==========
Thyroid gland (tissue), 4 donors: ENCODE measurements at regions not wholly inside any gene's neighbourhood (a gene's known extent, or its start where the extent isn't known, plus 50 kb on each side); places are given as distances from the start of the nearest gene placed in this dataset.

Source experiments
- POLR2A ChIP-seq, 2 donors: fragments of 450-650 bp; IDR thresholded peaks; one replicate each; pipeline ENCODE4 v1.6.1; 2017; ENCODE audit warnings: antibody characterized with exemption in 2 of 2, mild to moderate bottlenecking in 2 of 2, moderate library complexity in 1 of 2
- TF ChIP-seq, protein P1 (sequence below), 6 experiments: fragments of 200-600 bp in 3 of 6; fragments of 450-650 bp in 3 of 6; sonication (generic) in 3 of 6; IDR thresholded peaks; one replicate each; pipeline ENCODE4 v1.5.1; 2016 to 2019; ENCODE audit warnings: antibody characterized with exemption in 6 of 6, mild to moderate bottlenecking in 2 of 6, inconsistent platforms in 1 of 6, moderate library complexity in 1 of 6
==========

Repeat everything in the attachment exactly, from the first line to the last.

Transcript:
Thyroid gland (tissue), 4 donors: ENCODE measurements at regions not wholly inside any gene's neighbourhood (a gene's known extent, or its start where the extent isn't known, plus 50 kb on each side); places are given as distances from the start of the nearest gene placed in this dataset.

Source experiments
- POLR2A ChIP-seq, 2 donors: fragments of 450-650 bp; IDR thresholded peaks; one replicate each; pipeline ENCODE4 v1.6.1; 2017; ENCODE audit warnings: antibody characterized with exemption in 2 of 2, mild to moderate bottlenecking in 2 of 2, moderate library complexity in 1 of 2
- TF ChIP-seq, protein P1 (sequence below), 6 experiments: fragments of 200-600 bp in 3 of 6; fragments of 450-650 bp in 3 of 6; sonication (generic) in 3 of 6; IDR thresholded peaks; one replicate each; pipeline ENCODE4 v1.5.1; 2016 to 2019; ENCODE audit warnings: antibody characterized with exemption in 6 of 6, mild to moderate bottlenecking in 2 of 6, inconsistent platforms in 1 of 6, moderate library complexity in 1 of 6